“Knowing yourself helps you understand others” Is it time for HR Directors to work on their Emotional Intelligence?
Posted Jul 20th, 2015 by Expedite | 0 comments
Traditionally, intelligence has been defined in terms of capacity for learning, reasoning, understanding and similar forms of mental activity. However, over the last few decades, the concept of Emotional intelligence has gained momentum and now plays a noteworthy role in determining success in various spheres of life.
Many experts believe that a person’s Emotional Intelligence Quotient (EQ) may be more important than their Intelligent Quotient (IQ) and is certainly a better predictor of success, quality of relationships, and overall happiness.
The ability to be aware of, manage and evaluate one’s emotions are the defining features of Emotional Intelligence (EI). Also, EI is the ability to understand the emotions of others.
Today, everyone from neuroscientists to HR professionals are interested in unearthing how emotions drive human behaviour. One important question that arises is “Is it time for HR Directors to evaluate their own Emotional Intelligence?”
According to Dr. Martyn Newman, a Psychologist and expert in Emotional Intelligence, the answer lies in a leadership style that embraces Emotional Intelligence and builds emotional capital.
He states “What’s often missing is that leaders know what they want, but they are missing the ability to tell the right story in order to create clear and compelling visions.”
According to research, we first need to acknowledge our own emotional state, before we can successfully manage other people’s reactions; another part of this process involves recognising the impact our emotions have on our behavioural pattern.
One of the main reasons why Emotional Intelligence plays such a key role in leadership and management, is that success in business depends on an efficient and positive engagement, between various levels of the workforce. This can be best accomplished when Human Resource Directors develop and apply Emotional Intelligence in the workplace.
In his books, Emotional Intelligence: Why It Can Matter More than IQ and Working With Emotional Intelligence, Daniel Goleman presents five categories of Emotional Intelligence. Self-awareness, self-regulation, motivation, empathy, and people skills. Based on these categories it’s safe to assume that Emotional Intelligence plays a determining role in your success as a Human Resource Director.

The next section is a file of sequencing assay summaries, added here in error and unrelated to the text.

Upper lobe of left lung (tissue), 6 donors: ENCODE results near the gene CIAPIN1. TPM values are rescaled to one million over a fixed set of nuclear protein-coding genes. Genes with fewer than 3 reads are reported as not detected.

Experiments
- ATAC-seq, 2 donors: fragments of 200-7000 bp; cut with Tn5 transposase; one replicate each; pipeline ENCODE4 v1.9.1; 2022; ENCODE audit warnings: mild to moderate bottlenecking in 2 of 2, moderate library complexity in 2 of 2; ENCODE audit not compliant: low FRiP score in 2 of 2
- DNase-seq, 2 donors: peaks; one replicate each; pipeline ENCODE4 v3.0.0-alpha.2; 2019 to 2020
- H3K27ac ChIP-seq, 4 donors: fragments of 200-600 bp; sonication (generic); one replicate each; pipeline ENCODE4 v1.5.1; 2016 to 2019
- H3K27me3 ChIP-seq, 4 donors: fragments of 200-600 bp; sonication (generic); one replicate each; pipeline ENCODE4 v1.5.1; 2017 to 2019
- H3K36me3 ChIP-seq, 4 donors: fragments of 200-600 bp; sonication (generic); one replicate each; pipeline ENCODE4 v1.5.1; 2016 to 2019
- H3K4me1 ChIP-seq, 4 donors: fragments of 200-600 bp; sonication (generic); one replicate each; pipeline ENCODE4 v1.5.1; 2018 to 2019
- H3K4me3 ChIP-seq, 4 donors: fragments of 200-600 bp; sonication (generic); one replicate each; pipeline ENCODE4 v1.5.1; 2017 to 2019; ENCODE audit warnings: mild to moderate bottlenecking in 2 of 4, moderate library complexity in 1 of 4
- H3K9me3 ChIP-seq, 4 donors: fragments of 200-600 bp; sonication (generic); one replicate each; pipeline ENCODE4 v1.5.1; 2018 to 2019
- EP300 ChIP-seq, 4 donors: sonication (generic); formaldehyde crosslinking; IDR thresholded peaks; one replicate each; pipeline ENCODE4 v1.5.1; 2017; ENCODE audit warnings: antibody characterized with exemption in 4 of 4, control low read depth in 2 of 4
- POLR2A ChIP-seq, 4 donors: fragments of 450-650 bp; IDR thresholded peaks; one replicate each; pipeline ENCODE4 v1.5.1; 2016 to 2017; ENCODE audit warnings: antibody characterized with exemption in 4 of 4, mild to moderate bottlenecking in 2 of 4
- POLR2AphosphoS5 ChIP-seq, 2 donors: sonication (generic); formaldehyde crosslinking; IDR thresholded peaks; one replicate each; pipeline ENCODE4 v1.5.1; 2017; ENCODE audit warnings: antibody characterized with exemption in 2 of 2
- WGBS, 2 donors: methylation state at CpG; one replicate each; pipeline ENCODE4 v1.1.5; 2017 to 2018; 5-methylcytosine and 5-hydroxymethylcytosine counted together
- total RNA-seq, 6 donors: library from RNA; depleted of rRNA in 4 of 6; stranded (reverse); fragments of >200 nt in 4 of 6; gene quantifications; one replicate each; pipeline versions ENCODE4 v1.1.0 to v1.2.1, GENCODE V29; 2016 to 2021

What is the importance of Emotional Intelligence to you as an HR Director?
- Self-Knowledge and Self-confidence: Successful HR directors need to know themselves and display confidence and conviction, in order to inspire others to share the organisation’s vision.
- Motivation: Emotionally intelligent people are driven by motivation to overcome challenging situations and also, governed by inner ambition. As an HR Director this helps you remain focused even in difficult scenarios.
- People Skills: A distinguishing feature of effective HR Directors is the ability to interact and engage with the workforce in a positive and constructive way. Emotional Intelligence equips you with this ability and ensures that employee engagement leads to productive performance.
- Empathy: The ability to understand another individual’s motivations and identify with their emotional state, is perhaps the most important aspect of Emotional Intelligence. HR Directors have a massive responsibility towards their employees’ concerns; it is very helpful for them to be able to connect with the workforce on a human level.
The ability to relate to others in a positive way, build strong bonds and understand what drives others in the workplace, inevitably makes you a better leader. An emotionally intelligent leader is also able to shape stronger teams, by strategically employing the emotional diversity of their team members, to benefit the organisation as a whole.